Shrublands in southern California have seen sweeping changes in vegetation composition and structure due to fire and drought. Invasion of nonnative grasses after repeated fire or drought events can inhibit shrub recovery and lead to vegetation type conversion to nonnative grassland. In San Diego County, chaparral and coastal sage scrub vegetation communities are at risk, with some areas experiencing large declines in shrub cover. Past vegetation monitoring has focused on field-based methods, which provide great insight on plant composition and small-scale changes but are limited in spatial scope. Remote sensing can be used to identify large-scale changes across more expansive areas. When used in combination with field methods, remote sensing data also allow researchers and managers to prioritize field surveys.
Past studies using remote sensing focused on imagery only. In 2014 and 2015, high-resolution terrestrial lidar was collected for San Diego County. This project incorporated new, topographic information from lidar to refine imagery-based models. A Digital Elevation Model (DEM) and Digital Surface Model (DSM) were created from the lidar point cloud at 1-meter resolution. Using these products, height above the natural surface was calculated (Normalized Digital Surface Model: nDSM) and clipped to open space areas.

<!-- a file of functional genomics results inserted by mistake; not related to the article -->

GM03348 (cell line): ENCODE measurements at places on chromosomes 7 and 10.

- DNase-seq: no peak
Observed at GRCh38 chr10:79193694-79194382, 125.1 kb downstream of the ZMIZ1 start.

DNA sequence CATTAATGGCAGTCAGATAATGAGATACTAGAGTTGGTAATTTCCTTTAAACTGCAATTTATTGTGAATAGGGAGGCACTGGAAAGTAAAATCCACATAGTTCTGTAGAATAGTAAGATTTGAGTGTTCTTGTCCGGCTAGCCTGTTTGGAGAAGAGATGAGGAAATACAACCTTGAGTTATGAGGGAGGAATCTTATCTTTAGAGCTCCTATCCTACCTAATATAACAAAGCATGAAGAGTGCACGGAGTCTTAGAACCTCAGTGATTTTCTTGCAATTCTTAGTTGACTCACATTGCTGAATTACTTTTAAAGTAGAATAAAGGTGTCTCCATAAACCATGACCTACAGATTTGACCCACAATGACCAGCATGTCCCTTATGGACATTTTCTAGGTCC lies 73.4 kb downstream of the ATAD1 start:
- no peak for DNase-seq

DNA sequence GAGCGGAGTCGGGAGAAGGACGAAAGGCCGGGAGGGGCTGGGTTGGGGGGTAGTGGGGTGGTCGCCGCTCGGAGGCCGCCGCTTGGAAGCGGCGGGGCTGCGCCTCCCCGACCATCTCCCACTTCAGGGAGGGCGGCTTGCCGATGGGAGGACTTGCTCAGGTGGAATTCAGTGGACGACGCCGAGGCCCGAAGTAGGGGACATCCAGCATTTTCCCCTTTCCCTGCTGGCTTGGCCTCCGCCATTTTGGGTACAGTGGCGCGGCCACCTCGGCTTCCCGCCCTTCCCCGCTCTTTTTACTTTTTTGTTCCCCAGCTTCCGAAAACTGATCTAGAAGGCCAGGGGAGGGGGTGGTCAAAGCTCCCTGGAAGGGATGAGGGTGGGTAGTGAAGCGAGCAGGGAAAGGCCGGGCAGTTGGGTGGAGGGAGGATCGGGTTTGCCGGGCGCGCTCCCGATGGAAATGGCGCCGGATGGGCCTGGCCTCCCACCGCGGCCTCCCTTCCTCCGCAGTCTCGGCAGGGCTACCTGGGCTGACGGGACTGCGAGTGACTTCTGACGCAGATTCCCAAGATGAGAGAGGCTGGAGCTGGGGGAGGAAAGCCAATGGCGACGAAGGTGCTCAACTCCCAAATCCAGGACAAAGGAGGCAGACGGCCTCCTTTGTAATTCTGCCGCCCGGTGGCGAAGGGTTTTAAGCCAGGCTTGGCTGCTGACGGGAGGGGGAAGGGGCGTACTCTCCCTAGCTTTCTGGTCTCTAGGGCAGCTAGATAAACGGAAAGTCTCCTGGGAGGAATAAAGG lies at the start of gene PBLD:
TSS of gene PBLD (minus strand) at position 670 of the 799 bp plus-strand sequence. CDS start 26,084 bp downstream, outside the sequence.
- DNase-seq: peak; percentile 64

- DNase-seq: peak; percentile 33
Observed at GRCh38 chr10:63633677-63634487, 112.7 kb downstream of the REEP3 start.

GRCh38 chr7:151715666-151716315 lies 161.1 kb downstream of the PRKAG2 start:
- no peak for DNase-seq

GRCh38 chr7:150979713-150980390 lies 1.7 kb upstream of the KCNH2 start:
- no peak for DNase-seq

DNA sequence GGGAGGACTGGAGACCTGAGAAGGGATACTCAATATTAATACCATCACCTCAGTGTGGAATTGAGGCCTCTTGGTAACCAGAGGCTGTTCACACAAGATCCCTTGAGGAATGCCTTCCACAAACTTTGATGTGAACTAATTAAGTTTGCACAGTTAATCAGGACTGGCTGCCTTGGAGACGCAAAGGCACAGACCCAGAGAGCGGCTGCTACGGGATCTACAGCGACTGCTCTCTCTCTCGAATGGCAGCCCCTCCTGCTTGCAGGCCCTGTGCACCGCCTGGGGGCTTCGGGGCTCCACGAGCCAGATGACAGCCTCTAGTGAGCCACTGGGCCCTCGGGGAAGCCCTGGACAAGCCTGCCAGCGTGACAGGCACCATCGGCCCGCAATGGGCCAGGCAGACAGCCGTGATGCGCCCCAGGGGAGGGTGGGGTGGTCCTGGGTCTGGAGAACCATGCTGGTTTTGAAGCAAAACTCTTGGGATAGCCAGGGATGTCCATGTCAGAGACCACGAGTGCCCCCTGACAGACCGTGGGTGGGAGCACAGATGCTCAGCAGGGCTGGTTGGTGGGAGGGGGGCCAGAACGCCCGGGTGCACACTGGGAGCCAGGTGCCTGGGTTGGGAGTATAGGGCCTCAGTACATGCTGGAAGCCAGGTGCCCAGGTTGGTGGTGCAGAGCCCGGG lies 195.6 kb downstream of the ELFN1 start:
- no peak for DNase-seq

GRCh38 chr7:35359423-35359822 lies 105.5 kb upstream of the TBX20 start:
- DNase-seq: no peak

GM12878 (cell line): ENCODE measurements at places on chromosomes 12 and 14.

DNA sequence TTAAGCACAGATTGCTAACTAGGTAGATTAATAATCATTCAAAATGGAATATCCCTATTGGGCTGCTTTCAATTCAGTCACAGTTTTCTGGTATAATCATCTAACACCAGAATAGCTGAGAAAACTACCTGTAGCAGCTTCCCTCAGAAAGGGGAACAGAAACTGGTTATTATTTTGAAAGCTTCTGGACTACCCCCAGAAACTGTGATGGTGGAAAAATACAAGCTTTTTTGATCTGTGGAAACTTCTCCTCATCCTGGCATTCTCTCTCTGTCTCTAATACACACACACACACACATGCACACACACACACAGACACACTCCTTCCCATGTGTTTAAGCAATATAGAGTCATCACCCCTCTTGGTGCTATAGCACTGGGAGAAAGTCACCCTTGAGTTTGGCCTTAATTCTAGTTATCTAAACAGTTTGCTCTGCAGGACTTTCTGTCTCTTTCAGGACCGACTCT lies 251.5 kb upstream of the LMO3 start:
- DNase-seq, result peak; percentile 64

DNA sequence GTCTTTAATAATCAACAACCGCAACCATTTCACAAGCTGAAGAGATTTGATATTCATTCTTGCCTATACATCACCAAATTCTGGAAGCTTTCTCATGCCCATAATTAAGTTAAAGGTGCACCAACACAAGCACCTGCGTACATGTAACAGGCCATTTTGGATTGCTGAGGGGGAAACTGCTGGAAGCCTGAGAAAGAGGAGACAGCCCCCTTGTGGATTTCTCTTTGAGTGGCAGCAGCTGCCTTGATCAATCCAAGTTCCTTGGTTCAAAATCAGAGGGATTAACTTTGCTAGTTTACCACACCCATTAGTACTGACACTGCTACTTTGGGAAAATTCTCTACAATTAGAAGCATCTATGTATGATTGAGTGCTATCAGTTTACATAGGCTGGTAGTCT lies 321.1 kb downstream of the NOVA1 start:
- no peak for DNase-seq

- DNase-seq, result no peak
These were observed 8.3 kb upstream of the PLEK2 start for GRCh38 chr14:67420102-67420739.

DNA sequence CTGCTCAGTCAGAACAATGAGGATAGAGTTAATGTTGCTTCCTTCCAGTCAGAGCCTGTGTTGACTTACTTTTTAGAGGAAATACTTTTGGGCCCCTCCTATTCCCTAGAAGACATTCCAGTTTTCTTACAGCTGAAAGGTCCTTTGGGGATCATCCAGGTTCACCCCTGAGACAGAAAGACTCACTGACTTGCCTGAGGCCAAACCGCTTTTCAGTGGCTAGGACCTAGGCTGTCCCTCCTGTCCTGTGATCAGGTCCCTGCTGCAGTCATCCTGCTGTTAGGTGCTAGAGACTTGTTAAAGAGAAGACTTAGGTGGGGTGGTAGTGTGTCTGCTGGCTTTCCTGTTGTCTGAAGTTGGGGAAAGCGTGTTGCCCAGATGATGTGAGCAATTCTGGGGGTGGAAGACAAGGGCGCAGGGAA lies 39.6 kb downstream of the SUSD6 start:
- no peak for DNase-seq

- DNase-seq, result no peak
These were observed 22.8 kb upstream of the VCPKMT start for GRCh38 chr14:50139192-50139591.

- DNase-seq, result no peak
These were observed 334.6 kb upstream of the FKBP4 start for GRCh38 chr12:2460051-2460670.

Vegetation form was estimated using the height above the natural surface, with grass estimated as less than 0.5 m, shrubs at 0.5–2 m, and trees at greater than 2 m. Normalized Difference Vegetation Index (NDVI) was calculated from a 2014 National Agriculture Imagery Program (NAIP) image (also 1-meter resolution, 4-band). Due to an extreme drought in 2014, lidar was essential to understanding the extent of dormant shrubs that dropped leaves even in the growing season. Percent cover of each vegetation form was calculated with an NDVI cutoff used to measure the percent active and the percent dormant or dead.
The natural surface was verified using established National Geodetic Survey benchmarks and exceeded 98% accuracy. Vegetation structure was validated using visual assessments of high-resolution aerial imagery to verify the vegetation form and greenness. Vegetation form and health (as indicated by NDVI) had an accuracy of 82%.
Future analysis may include multiple years of NAIP imagery to understand how shrublands are responding to drought and fire. Landsat imagery may also be used to understand the long-term changes from the 1990s and into the future. Statistical analyses may provide insight into patterns of vegetation change in response to climate and fire processes and assist in prioritizing areas for management and assessing effectiveness of management actions.
Map of shrub cover in San Diego County, developed using remotely sensed imagery.